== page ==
SAA’s losses keep climbing

SAA’s losses for the 2014/15 financial year was R5.6 billion — close to R1 billion more than the expected amount of R4.7 billion.

This emerged when the national carrier presented its 2014 to 2015 interim financial statements to parliament’s standing committee on finance on Tuesday.

Finance Minister Pravin Gordhan said in Parliament last week that SAA’s loss for 2014 to 2015 would amount to R4.7 billion. However, when the airline tabled its preliminary financial results late on September 15, Gordhan pointed out that there had been technical difficulties which could result in material changes to the financials.

On the day when the airline submitted these financial statements – a year overdue and more than 18 months after the end of the previous financial year –  the report didn’t contain the auditor’s report and could still be subject to changes.

Two matters that were expected to have a significant effect on the financial statements are the anti-competitive claims lodged by Nationwide and Comair airlines that are likely to cost SAA more than R1.1 billion in penalties. Originally, the airline didn’t make provision for these penalties.

The courts ruled in favour of Nationwide who received a damages claim of R104.4 million.

In the Comair case against SAA the airline put forward a damage claim totalling R898 million, but it also asked the court to add 15.5% interest, which could increase the total in damages to R2 billion.

In both cases SAA is sued for entering into agreements with travel agents from 2001 to 2005, whereby it paid them to divert customers to SAA rather than other airlines.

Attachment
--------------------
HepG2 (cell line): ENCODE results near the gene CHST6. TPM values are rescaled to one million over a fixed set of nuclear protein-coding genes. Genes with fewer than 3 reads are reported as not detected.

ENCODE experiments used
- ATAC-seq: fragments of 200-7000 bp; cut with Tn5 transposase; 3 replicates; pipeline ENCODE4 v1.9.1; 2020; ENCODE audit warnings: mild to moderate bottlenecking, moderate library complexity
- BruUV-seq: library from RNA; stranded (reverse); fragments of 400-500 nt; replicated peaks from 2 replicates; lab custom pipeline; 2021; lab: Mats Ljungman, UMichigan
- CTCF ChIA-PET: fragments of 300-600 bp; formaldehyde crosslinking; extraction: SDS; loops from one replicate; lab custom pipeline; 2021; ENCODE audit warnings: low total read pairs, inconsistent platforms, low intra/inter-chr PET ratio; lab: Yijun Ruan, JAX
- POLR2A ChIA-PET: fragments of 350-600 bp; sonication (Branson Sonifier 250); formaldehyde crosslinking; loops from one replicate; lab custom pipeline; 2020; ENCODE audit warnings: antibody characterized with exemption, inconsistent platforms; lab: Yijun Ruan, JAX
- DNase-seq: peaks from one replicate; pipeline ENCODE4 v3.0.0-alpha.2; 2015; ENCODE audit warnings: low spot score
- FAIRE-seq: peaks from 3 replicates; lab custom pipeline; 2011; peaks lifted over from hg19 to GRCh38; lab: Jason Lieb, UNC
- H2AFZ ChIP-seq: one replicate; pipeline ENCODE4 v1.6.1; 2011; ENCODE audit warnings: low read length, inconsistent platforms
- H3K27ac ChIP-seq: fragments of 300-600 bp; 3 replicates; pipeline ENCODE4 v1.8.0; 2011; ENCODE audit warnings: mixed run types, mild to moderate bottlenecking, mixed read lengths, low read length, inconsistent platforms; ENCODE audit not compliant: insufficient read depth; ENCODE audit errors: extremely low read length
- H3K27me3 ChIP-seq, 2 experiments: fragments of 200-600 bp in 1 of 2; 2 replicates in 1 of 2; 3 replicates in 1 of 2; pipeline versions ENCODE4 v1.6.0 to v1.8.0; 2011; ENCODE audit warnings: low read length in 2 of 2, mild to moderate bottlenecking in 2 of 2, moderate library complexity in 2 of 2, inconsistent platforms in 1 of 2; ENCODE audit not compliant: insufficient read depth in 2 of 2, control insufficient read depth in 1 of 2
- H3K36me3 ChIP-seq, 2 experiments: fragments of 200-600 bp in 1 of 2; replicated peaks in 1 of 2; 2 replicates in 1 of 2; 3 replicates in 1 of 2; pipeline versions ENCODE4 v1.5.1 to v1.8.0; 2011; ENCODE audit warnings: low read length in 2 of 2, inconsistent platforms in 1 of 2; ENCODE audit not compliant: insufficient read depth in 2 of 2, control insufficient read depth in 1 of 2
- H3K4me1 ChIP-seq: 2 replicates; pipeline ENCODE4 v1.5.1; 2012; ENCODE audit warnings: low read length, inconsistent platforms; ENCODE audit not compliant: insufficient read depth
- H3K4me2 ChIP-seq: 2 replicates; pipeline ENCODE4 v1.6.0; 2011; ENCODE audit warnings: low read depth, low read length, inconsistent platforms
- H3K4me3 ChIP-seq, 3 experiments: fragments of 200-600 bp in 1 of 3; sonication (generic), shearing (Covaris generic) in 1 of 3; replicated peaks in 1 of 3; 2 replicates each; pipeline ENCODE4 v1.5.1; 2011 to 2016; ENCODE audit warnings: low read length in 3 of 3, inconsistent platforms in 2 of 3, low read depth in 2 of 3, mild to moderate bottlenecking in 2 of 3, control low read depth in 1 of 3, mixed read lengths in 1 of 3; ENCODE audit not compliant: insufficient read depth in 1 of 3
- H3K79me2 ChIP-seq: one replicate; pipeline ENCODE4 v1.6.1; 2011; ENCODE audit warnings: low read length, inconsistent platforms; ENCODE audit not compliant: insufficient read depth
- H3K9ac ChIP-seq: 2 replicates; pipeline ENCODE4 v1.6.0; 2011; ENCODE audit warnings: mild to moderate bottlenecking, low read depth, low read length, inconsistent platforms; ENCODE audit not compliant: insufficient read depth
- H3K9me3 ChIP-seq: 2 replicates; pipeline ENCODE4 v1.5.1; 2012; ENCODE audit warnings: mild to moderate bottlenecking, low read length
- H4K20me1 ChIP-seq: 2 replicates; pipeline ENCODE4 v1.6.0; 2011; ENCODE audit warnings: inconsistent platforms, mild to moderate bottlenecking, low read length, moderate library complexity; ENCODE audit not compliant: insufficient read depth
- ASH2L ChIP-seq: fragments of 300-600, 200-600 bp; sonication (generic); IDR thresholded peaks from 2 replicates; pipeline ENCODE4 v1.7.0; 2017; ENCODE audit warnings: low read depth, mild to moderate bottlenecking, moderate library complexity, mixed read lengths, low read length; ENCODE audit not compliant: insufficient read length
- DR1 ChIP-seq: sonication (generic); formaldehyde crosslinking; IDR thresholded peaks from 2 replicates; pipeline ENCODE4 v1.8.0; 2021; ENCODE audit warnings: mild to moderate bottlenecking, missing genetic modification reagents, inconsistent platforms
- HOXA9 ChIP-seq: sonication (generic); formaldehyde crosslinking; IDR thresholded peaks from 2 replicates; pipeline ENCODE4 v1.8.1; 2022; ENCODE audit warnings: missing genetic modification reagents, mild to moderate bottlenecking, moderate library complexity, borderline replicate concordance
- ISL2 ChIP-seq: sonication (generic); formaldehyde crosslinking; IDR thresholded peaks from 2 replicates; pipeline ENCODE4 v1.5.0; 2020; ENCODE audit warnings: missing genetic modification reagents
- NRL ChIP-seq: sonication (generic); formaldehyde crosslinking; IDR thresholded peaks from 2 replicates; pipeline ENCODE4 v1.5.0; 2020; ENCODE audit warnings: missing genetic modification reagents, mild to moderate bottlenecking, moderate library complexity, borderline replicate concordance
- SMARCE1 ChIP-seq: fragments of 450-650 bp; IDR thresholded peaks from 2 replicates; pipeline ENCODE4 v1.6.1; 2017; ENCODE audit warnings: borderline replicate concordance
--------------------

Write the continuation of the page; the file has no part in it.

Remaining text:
SAA acting chief financial officer Phumeza Nhantsi said in her financial presentation before parliament that for the current financial year, SAA managed to limit its loss to R1.4 billion. “This is a huge improvement, compared to the previous year,” she said.

SAA acting chief executive officer Musa Zwane said the national carrier was able to present its 2015 to 2016 financial results to National Treasury on Sunday. Therefore, Nhantsi was able to give a brief overview of the financials of the current financial year.

She pointed out that SAA’s revenue remains stagnant at R30.3 billion, but that the situation was much better than the previous financial year when SAA faced impairment costs of R1.9 billion. Impairments for the 2015 to 2016 financial year was estimated at R158 million.


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SAA’s losses keep climbing